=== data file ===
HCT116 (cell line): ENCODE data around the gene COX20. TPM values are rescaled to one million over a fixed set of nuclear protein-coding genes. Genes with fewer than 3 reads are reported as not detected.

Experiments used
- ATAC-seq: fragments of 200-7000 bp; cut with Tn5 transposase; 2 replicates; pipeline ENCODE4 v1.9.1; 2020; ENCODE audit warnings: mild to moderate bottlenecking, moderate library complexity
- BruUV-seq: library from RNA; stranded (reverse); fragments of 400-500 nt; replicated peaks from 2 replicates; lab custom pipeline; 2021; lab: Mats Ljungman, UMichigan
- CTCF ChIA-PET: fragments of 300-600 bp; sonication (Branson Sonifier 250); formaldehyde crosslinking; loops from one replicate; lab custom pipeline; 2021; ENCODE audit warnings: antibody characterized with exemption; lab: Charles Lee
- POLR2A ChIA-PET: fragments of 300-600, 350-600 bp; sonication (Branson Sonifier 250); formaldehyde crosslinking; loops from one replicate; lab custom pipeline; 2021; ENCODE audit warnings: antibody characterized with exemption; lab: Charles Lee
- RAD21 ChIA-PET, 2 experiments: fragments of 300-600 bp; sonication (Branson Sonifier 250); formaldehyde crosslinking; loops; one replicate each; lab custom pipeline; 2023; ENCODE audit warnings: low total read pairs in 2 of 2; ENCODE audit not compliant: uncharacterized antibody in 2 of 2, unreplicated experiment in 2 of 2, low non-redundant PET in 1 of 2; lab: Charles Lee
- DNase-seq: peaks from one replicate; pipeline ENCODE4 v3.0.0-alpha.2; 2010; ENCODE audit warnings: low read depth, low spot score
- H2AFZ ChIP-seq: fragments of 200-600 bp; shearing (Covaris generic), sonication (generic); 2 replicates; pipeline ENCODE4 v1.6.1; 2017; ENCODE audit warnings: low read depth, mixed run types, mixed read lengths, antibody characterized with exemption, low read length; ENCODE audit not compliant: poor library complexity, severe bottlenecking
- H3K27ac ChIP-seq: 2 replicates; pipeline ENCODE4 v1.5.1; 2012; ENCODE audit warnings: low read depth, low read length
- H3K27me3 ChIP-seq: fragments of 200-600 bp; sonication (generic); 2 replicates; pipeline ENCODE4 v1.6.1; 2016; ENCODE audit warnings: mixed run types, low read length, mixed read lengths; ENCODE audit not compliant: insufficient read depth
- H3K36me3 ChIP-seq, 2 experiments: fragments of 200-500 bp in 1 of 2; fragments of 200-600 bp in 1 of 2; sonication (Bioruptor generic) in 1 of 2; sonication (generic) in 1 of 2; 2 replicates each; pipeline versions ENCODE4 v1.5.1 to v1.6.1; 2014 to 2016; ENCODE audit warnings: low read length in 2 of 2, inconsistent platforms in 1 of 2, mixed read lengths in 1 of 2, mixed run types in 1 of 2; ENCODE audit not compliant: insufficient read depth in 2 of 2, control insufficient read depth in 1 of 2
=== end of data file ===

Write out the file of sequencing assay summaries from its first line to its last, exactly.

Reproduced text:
HCT116 (cell line): ENCODE data around the gene COX20. TPM values are rescaled to one million over a fixed set of nuclear protein-coding genes. Genes with fewer than 3 reads are reported as not detected.

Experiments used
- ATAC-seq: fragments of 200-7000 bp; cut with Tn5 transposase; 2 replicates; pipeline ENCODE4 v1.9.1; 2020; ENCODE audit warnings: mild to moderate bottlenecking, moderate library complexity
- BruUV-seq: library from RNA; stranded (reverse); fragments of 400-500 nt; replicated peaks from 2 replicates; lab custom pipeline; 2021; lab: Mats Ljungman, UMichigan
- CTCF ChIA-PET: fragments of 300-600 bp; sonication (Branson Sonifier 250); formaldehyde crosslinking; loops from one replicate; lab custom pipeline; 2021; ENCODE audit warnings: antibody characterized with exemption; lab: Charles Lee
- POLR2A ChIA-PET: fragments of 300-600, 350-600 bp; sonication (Branson Sonifier 250); formaldehyde crosslinking; loops from one replicate; lab custom pipeline; 2021; ENCODE audit warnings: antibody characterized with exemption; lab: Charles Lee
- RAD21 ChIA-PET, 2 experiments: fragments of 300-600 bp; sonication (Branson Sonifier 250); formaldehyde crosslinking; loops; one replicate each; lab custom pipeline; 2023; ENCODE audit warnings: low total read pairs in 2 of 2; ENCODE audit not compliant: uncharacterized antibody in 2 of 2, unreplicated experiment in 2 of 2, low non-redundant PET in 1 of 2; lab: Charles Lee
- DNase-seq: peaks from one replicate; pipeline ENCODE4 v3.0.0-alpha.2; 2010; ENCODE audit warnings: low read depth, low spot score
- H2AFZ ChIP-seq: fragments of 200-600 bp; shearing (Covaris generic), sonication (generic); 2 replicates; pipeline ENCODE4 v1.6.1; 2017; ENCODE audit warnings: low read depth, mixed run types, mixed read lengths, antibody characterized with exemption, low read length; ENCODE audit not compliant: poor library complexity, severe bottlenecking
- H3K27ac ChIP-seq: 2 replicates; pipeline ENCODE4 v1.5.1; 2012; ENCODE audit warnings: low read depth, low read length
- H3K27me3 ChIP-seq: fragments of 200-600 bp; sonication (generic); 2 replicates; pipeline ENCODE4 v1.6.1; 2016; ENCODE audit warnings: mixed run types, low read length, mixed read lengths; ENCODE audit not compliant: insufficient read depth
- H3K36me3 ChIP-seq, 2 experiments: fragments of 200-500 bp in 1 of 2; fragments of 200-600 bp in 1 of 2; sonication (Bioruptor generic) in 1 of 2; sonication (generic) in 1 of 2; 2 replicates each; pipeline versions ENCODE4 v1.5.1 to v1.6.1; 2014 to 2016; ENCODE audit warnings: low read length in 2 of 2, inconsistent platforms in 1 of 2, mixed read lengths in 1 of 2, mixed run types in 1 of 2; ENCODE audit not compliant: insufficient read depth in 2 of 2, control insufficient read depth in 1 of 2